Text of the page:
Sachs sensed that Huppert was particularly moved by the role. “We had lots of conversations around how we could bring the character as close to her as possible. I often have conversations with actors about how to do little and do less. And to inhabit and to be. I think she liked that as a challenge because I think she had become known for a performance as Isabelle and I think people write for a performance for Isabelle. I wrote something completely different.
Isabelle Huppert with Jérémie Renier who plays her son in Frankie Photo: UniFrance
“She is a complete chameleon, listens very well and is attentive. She can do very difficult things, is a force of nature, and her passion for life is very much part of her. She claims that her work does not take it out of her. She is able to throw it off while she appreciates being stimulated. She is hard on herself: she wants to push and be good. There is a passion for the experience of letting go which is almost erotic. She knows how to use mystery … she knows how to reserve and how to give. She likes to work. I like to work too but not as much as Isabelle.
“I need breathing space. I have two young kids and I want to be present in different ways. I am also aware I have the privilege of making films like this so I want to take advantage of that and keep going. I started out as a theatre director in college and university but I was drawn more to naturalism and for me the stage wasn’t so interesting to direct naturalistic plays but I thought cinema would allow me to make naturalistic films in a semi-autobiographical way.”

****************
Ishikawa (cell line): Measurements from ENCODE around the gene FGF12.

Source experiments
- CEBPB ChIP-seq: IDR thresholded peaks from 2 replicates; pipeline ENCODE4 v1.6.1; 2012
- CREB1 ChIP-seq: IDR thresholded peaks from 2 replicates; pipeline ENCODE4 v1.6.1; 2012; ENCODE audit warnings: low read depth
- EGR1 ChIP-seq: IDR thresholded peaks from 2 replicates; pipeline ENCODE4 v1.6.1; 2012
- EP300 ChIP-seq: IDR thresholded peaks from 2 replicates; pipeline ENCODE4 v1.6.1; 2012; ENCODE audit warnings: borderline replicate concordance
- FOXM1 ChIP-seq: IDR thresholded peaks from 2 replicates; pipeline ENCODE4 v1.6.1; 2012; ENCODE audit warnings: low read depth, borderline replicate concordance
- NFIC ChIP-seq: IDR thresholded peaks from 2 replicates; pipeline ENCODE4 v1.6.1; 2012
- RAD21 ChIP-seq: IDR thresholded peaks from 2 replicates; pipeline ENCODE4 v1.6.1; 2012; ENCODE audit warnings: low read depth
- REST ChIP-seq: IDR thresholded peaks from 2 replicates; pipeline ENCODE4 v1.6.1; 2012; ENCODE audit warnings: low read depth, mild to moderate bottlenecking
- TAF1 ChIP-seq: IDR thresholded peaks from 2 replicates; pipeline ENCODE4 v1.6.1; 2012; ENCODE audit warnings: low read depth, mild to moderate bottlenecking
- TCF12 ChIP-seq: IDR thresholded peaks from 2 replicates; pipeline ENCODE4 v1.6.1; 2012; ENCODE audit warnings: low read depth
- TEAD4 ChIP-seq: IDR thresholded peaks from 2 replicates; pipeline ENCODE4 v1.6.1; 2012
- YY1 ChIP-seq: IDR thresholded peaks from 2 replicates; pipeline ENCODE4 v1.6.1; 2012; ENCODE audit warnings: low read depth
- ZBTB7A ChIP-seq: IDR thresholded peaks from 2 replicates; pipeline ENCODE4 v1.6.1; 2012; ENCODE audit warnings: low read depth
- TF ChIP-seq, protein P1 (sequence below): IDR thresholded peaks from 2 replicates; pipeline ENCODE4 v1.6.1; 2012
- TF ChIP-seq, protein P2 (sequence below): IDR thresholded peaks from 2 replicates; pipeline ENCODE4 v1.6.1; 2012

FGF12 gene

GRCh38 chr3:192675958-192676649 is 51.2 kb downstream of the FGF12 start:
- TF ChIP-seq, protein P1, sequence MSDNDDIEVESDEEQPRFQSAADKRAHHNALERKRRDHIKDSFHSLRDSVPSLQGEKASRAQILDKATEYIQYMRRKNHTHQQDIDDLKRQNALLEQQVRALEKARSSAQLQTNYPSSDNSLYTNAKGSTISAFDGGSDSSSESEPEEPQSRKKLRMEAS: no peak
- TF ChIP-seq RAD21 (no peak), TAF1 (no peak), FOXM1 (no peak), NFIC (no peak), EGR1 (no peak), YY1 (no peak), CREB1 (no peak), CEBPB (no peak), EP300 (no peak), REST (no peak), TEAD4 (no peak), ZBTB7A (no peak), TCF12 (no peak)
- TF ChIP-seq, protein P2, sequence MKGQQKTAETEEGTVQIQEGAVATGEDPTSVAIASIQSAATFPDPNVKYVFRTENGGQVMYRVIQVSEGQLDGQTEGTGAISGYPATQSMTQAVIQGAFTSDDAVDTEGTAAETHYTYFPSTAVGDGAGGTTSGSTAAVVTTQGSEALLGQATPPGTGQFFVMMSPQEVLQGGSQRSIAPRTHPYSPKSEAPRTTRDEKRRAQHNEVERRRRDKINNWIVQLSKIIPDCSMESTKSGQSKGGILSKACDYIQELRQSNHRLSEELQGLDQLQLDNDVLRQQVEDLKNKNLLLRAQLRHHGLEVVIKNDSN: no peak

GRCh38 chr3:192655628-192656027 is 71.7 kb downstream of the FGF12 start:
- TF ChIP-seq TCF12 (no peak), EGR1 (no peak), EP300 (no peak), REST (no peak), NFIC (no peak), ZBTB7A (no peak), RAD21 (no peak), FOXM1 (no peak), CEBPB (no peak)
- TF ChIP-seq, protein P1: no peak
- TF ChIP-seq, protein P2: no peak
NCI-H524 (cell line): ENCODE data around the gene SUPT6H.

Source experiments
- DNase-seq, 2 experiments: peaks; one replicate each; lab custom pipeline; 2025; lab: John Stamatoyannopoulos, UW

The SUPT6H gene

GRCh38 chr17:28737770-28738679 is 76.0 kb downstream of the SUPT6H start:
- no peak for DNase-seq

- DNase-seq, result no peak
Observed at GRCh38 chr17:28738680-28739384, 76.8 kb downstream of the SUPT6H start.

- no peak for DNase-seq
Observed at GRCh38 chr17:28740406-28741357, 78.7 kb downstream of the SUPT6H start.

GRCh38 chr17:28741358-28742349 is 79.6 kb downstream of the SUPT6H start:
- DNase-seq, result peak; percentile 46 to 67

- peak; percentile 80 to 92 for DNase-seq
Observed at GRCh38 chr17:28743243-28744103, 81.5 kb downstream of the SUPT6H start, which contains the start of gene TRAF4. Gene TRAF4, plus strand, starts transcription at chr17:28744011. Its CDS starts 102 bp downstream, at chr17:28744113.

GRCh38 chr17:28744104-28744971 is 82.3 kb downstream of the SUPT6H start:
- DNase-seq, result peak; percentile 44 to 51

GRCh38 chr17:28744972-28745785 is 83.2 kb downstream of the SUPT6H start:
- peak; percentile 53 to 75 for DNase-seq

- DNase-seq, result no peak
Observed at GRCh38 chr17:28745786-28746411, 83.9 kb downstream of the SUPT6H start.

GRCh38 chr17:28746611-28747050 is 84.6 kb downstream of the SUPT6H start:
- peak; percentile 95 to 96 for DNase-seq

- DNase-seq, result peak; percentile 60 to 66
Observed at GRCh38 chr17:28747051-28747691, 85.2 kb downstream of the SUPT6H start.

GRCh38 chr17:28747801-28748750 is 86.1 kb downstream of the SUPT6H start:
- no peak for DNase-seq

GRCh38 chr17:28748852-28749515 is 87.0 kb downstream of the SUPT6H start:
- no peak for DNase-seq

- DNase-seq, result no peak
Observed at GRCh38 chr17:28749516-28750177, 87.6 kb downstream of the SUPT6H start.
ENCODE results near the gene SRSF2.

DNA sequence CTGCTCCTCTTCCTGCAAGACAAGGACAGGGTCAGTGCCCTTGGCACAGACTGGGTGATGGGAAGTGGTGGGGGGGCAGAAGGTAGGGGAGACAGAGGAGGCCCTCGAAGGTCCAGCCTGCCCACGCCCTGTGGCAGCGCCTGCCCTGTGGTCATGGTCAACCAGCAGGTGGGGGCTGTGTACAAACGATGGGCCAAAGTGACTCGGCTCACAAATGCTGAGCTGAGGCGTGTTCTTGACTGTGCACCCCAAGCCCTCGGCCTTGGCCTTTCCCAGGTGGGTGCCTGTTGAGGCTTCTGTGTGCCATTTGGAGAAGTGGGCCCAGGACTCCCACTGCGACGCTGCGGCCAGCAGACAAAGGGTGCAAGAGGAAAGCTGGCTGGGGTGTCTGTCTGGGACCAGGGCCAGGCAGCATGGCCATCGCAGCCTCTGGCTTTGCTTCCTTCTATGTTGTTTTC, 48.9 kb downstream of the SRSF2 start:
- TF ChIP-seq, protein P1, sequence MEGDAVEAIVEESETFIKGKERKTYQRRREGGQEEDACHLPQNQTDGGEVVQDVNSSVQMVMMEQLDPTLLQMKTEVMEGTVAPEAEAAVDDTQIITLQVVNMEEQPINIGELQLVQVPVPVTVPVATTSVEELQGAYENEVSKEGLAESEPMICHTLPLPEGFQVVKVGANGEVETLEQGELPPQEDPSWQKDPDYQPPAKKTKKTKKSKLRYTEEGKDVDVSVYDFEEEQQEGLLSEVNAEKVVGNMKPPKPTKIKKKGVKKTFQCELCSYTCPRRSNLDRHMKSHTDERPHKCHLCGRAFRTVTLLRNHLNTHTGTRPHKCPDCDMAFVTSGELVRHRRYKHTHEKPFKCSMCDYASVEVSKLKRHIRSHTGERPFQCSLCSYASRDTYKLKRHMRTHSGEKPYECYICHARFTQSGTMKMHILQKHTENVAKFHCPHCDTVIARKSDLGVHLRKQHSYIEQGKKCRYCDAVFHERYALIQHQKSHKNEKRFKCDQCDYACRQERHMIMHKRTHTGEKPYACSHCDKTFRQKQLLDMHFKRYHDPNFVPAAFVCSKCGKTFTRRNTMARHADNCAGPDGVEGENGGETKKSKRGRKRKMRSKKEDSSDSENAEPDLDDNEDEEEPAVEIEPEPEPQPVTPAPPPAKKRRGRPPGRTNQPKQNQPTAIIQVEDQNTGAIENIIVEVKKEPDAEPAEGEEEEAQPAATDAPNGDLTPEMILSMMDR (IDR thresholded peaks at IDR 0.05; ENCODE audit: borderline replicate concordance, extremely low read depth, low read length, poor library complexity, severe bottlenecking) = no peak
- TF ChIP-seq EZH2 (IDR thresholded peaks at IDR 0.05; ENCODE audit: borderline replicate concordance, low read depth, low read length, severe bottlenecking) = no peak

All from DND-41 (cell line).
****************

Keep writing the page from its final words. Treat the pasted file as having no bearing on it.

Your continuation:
He and Zacharias have begun work on a new film, a family drama, which will keep him on his own doorstep for the foreseeable future. His husband is a visual artist and conveniently they raise the twin boys in harmony with their mother (a documentary film-maker) who lives next door. As a family they make a point of going to the cinema once a week, a tradition that he enjoyed as a youngster growing up in Memphis in the Seventies.
After the dream connection with Huppert does he have a list of actors he would like to work with? He suggests guardedly that he doesn’t have a list of preferred talents. “I am so used to not getting actors I might want. I am not interested in rejection even thought it happens all the time. Yes it is part of the job, but it’s not the bit I go looking for!”
Frankie goes on UK release through Picturehouse Entertainment on 22 May. Richard Mowe talked to Ira Sachs at the 22nd Rendezvous with French Cinema in Paris in January.
- Isabelle Huppert in conversation on Frankie at the Four Seasons